It’s a myth that becoming a parent can make you more distracted in the workplace.
In fact, having kids could actually make you a lot more productive at work!
Contrary to what some naysayers believe, becoming a mom doesn’t have to be detrimental to your career at all. Quite the opposite!
Having kids can make you more productive at work
A study conducted by Forbes looked at 2,000 working moms and found that almost two-thirds of women believed they had become more productive in the workplace since becoming a parent.
Mark Brown of TG Escapes, who analysed the data for this study, said: “Our research shows that having children doesn’t need to hinder your career success and, in fact, some women find having children has meant they are more productive in the time they are at work.”
The Forbes study was released in conjunction with the World’s 100 Most Powerful Women list. Interestingly, the majority of the women on that list had two or more children!
Meanwhile, another study by the Federal Reserve Bank of St. Louis looked at research published by more than 10,000 academic economists.
Researchers found that working moms outperformed women without kids over a 30 year career span.
The study found that “mothers of at least two children are, on average, more productive than mothers of only one child, and mothers in general are more productive than childless women.”
What’s more, the data found that fathers of one and men without children performed similarly throughout much of their careers. But men with more than two children were much more productive than the others.
The study also found that women with young children had a little drop in productivity, around 15 to 17 per cent, when their children were little.
But if you consider the whole career of the person, then on average, a mom with two or more children is doing better than her childless co-workers or moms with just one child.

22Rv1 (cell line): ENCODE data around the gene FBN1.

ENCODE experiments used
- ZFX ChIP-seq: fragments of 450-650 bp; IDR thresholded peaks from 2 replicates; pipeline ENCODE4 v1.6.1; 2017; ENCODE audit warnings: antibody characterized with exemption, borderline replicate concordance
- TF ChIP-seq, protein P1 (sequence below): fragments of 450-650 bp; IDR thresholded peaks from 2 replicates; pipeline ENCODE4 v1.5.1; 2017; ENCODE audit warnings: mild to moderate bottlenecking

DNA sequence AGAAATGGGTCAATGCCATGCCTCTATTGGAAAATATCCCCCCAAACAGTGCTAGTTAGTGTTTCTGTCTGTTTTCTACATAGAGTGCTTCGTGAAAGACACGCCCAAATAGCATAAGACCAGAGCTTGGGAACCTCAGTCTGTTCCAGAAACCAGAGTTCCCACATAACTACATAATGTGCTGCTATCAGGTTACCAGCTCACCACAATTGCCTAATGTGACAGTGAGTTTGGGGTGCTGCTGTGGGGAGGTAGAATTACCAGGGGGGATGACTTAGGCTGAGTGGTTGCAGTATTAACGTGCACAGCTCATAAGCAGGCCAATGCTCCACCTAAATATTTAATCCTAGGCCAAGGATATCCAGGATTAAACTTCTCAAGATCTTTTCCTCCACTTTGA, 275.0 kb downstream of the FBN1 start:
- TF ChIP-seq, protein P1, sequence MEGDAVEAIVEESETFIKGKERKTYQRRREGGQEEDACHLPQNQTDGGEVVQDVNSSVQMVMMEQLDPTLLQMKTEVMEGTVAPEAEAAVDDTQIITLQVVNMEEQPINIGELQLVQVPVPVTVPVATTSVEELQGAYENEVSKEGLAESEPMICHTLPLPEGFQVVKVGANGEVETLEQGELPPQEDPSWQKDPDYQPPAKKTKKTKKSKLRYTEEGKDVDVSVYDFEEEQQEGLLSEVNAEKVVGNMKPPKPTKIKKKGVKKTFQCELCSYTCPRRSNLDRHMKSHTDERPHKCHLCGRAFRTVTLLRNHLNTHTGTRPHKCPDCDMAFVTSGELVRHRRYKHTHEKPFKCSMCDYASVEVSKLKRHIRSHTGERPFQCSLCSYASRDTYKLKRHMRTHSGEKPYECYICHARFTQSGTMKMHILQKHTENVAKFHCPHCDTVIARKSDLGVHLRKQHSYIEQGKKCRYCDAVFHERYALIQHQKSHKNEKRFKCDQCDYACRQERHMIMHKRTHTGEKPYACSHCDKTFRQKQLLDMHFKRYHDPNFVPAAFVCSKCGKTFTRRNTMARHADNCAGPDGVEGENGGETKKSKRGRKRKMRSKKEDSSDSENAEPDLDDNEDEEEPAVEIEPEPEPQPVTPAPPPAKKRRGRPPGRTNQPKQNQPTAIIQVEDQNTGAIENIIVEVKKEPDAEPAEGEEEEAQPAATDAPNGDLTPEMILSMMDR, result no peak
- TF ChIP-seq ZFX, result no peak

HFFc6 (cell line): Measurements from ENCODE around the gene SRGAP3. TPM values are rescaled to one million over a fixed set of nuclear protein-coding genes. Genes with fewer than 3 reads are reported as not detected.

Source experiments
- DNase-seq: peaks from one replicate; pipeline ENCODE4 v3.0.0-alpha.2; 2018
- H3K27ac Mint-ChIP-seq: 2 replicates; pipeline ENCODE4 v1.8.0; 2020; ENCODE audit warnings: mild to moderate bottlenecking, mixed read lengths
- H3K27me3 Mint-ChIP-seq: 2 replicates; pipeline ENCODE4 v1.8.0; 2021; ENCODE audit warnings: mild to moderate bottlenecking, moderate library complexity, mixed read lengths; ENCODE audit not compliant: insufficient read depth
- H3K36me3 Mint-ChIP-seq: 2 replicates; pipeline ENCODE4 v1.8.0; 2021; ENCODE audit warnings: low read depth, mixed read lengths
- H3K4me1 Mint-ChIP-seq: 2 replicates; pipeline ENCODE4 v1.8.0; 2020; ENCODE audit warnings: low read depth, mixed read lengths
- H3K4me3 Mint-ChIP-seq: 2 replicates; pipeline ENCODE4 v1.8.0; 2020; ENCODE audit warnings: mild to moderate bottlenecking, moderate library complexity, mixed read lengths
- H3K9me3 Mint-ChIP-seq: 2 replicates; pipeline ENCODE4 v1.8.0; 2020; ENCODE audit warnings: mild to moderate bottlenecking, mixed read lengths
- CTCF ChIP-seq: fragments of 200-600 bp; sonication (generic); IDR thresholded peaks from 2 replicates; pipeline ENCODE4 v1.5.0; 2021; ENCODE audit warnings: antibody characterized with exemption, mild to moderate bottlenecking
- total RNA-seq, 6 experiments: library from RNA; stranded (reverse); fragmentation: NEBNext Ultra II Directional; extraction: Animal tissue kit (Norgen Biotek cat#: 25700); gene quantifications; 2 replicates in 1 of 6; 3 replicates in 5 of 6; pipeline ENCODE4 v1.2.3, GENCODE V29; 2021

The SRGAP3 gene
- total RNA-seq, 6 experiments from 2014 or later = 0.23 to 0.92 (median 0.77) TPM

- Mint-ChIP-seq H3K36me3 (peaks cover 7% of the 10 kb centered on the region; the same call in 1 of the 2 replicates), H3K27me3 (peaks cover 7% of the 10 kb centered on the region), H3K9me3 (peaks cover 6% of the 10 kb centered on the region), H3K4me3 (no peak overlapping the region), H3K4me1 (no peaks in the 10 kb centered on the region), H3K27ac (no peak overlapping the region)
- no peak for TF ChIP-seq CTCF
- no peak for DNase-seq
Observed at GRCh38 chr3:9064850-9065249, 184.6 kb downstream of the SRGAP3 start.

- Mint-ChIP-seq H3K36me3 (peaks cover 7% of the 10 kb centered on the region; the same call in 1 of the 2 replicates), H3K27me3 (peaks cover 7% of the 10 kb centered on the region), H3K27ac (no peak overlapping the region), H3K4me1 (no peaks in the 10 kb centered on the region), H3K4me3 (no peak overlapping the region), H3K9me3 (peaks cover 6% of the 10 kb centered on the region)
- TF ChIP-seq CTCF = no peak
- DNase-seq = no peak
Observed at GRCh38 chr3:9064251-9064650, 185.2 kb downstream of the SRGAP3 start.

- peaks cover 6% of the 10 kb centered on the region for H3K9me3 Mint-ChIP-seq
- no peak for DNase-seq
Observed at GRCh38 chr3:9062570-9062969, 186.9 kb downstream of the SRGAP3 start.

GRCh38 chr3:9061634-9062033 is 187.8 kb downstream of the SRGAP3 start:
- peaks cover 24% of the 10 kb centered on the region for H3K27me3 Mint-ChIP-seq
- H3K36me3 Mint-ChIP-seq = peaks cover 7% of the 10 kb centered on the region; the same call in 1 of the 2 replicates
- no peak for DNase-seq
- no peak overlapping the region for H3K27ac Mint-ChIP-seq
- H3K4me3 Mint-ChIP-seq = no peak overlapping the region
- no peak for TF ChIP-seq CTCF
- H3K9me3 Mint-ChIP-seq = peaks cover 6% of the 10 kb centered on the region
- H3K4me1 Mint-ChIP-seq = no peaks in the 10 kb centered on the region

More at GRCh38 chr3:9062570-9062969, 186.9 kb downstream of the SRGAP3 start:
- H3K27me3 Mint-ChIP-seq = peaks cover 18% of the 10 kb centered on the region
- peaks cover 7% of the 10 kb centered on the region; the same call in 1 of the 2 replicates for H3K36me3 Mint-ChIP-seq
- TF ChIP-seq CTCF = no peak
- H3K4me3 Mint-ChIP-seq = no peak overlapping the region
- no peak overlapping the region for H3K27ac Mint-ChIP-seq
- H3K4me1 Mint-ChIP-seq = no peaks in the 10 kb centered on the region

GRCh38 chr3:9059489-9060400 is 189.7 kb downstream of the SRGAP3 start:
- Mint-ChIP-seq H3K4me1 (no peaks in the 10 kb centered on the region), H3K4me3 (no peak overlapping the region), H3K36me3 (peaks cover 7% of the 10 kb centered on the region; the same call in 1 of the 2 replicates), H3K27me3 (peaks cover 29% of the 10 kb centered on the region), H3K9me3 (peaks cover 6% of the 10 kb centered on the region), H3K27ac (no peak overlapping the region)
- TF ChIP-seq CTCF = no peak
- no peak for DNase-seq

“While you have small children, it has an impact on you,” says study author Christian Zimmerman.
“But after that, it seems that the impact is the other way.”
Experts believe women who are most likely to have multiple kids could also be the type of women most likely to exceed.
“If you want to do research and be successful at it, being well organised is a significant component of that,” adds Christian.
“That may be all that is driving the results.”
In Australia, 90% per cent of moms feel they’re not supported by their bosses
The Healthy Mommy in Australia conducted a survey and found that 90% of moms felt they are not supported in the work place.
Of the 1,000 moms surveyed, just over 50% of the moms surveyed said they believe there isn’t enough government support to help moms back to work.
The feedback from moms in our support group is that in 2019 discrimination is STILL a huge issue:
- 90% say that they don’t feel moms are supported in the workplace
- 85% say they feel career progression is harder once becoming a mom
- 75% say they worry about equal opportunities for their daughters
- 65% feel that women are not represented in politics
- 60% of women have faced discrimination at work
“Working moms have lots of things to juggle – but a mom doesn’t want to be made to feel guilty or like a burden if she has a school appointment on , a child’s doctor’s appointment, a school reading/classroom event, a daycare meeting or a sick child for example,” says Rhian Allen, The Healthy Mommy Founder.
“I have seen all too often that moms end up leaving a job as they think they are being judged as difficult and unreliable and end up feeling so stressed and guilty that they end up quitting their job.
“BUT if they had a pre-arranged flexible role with their employer where they flagged that they would have various days where they would need to be in late or early or work from home then when the inevitable mom duties happened there would be no stress or guilt around it.
“I truly believe if you give people flexibility that they will repay you in spades with hard work and I believe in treating everyone with respect and creating a positive work environment which is busy mum friendly.”
66% of working parents reveal they feel like they’re ‘failing’
Working moms are 40% more stressed than their childless peers, study finds
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